Sentinel-5 Precursor, part of a joint European Commission–ESA undertaking which aims to supply geo-information products and services based on the use of data from space, is set to leave Airbus’s site in Stevenage.
The satellite will provide essential atmospheric chemistry data to the Copernicus programme before the Sentinel-5 instrument becomes operational in 2021 on the MetOp Second Generation satellite.
Business Secretary Greg Clark said:
The UK-built Sentinel-5 Precursor satellite and the success of the Copernicus Programme demonstrates what we can achieve through collaboration with our European partners and the UK’s vital role in the programme thanks to our earth observation expertise.
We’ve been clear that we want our companies and universities to continue participating in key EU space programmes, and through our Industrial Strategy and ongoing investment in the UK space sector, we are ensuring we have the infrastructure and skills in place to support our ambition to capture 10% of the global space market by 2030.
Data from the Sentinel satellites benefits the UK public sector in areas such as emergency response or flooding; farming and environmental management; air quality; marine planning and fisheries. The same data also enables commercial applications that help our wider economy function more efficiently and effectively, growing our space sector at the same time.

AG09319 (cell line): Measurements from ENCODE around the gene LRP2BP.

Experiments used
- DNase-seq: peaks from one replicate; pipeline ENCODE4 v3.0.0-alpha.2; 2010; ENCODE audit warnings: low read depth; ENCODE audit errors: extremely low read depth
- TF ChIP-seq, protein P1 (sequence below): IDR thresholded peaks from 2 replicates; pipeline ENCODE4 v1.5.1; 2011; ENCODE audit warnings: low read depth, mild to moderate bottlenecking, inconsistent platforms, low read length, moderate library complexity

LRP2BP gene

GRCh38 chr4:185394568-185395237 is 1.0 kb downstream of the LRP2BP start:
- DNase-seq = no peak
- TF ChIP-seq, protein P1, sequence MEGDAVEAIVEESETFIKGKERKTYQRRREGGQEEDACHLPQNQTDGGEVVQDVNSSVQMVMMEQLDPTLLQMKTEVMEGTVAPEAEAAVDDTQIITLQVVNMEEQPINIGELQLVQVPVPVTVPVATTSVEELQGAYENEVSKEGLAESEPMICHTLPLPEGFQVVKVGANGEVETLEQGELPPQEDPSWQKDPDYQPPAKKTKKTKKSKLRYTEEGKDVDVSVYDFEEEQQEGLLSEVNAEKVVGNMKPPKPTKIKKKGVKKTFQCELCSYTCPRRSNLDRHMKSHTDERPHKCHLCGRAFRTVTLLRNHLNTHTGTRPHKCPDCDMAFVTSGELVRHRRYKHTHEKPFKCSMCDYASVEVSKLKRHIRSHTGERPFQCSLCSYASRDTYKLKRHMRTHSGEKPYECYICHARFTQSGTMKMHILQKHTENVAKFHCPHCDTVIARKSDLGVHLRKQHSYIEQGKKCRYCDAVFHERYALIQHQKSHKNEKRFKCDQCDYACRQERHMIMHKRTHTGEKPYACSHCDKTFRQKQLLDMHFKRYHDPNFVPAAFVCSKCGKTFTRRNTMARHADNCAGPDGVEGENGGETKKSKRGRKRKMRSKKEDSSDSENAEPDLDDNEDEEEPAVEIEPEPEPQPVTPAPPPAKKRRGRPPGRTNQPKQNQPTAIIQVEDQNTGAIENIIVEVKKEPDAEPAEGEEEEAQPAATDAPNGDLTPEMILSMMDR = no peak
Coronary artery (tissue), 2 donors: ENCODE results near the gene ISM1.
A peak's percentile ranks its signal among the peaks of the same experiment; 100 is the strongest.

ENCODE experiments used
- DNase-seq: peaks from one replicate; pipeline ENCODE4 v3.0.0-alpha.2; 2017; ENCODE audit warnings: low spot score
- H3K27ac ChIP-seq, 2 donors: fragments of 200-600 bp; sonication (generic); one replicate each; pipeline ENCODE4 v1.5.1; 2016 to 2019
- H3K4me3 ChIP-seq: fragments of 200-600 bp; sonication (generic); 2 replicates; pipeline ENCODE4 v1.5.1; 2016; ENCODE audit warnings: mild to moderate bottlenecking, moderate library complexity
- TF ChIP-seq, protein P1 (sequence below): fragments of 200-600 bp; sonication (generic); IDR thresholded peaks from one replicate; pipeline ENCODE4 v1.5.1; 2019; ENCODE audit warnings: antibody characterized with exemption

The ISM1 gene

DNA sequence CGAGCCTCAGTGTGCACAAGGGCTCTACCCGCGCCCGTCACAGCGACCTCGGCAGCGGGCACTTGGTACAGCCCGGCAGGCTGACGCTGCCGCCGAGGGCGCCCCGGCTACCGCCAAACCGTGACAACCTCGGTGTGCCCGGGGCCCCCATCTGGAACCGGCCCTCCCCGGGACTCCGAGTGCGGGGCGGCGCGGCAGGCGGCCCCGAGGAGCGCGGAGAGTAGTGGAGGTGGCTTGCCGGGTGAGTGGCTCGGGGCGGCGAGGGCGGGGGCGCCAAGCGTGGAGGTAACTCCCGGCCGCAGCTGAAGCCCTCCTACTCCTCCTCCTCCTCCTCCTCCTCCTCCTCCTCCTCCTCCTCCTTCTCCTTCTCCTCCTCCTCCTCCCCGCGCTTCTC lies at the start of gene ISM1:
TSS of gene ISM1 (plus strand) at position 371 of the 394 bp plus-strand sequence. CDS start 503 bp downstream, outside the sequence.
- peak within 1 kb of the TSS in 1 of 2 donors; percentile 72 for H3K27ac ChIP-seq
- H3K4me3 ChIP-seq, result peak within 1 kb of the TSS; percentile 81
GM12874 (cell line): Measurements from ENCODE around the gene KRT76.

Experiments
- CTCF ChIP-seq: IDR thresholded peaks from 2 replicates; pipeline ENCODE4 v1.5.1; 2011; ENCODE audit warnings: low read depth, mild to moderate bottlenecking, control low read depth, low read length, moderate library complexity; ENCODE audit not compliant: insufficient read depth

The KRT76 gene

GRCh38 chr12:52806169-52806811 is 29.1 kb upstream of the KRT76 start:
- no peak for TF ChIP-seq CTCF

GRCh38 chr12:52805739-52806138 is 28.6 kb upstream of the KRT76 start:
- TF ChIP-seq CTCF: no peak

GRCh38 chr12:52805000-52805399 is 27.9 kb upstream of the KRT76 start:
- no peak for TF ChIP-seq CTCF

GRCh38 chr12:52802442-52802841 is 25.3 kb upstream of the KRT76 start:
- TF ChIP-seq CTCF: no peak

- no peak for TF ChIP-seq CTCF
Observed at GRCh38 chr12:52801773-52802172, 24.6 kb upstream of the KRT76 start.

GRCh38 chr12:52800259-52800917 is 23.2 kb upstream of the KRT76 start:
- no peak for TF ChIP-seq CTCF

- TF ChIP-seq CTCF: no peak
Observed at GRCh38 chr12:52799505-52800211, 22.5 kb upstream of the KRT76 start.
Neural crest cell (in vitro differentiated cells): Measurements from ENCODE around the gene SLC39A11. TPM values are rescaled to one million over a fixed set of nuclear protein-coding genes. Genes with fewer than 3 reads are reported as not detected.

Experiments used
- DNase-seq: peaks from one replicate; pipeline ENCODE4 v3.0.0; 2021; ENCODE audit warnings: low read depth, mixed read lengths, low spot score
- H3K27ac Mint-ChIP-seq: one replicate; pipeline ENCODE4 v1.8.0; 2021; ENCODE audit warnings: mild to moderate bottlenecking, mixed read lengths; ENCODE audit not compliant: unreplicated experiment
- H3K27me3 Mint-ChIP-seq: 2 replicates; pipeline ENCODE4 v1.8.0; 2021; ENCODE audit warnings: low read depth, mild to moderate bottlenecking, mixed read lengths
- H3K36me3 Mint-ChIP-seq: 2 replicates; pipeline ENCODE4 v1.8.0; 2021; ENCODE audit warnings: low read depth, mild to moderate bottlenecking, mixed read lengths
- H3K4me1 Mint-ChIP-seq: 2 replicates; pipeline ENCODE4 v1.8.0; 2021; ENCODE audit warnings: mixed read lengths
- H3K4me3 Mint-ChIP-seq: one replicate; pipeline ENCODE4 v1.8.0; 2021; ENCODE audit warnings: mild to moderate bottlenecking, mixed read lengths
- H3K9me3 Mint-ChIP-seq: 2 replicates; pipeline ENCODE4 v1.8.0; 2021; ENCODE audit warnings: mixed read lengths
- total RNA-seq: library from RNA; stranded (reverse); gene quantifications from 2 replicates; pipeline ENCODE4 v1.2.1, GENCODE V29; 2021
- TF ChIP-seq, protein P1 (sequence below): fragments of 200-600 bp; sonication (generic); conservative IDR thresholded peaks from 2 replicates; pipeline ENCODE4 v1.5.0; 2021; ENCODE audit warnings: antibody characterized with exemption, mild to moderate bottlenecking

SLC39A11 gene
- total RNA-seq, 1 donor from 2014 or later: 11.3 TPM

Dr Graham Turnock, Chief Executive of the UK Space Agency, said:
The whole of the Copernicus programme is a fantastic success for the UK. It has a global vision, providing near real-time measurements of Earth on an unprecedented scale.
Copernicus has been a major work programme for UK space technology companies, building and testing instruments and satellites. This industrial contribution helps us maintain and expand UK skills and capability, but also strengthens the whole programme, as ESA can rely on UK expertise to make sure these ‘state of the art’ spacecraft have the best and brightest of Europe’s space sector behind them.
Sentinel-5 Precursor features the TROPOMI (TROPOspheric Monitoring Instrument) instrument, developed by Airbus DS Netherlands for the European Space Agency (ESA) and the Netherlands Space Office. TROPOMI will measure ozone, nitrogen dioxide, sulphur dioxide, methane and other atmospheric pollutants at a higher resolution than previous instruments. Having more accurate atmospheric data will enable improved climate models and pollutant tracking and forecasting.
Colin Paynter, Managing Director of Airbus Defence and Space in the UK, said:
For Sentinel-5 Precursor we used thecommercially successful AstroBus platform, enabling us to meet challenging delivery and cost efficiency targets. This mission will give Europe a new way to measure global pollution levels in much greater detail.
Sentinel-5 Precursor is due for launchon a Rokot rocket from Plesetsk Cosmodrome, Russia, in September 2017.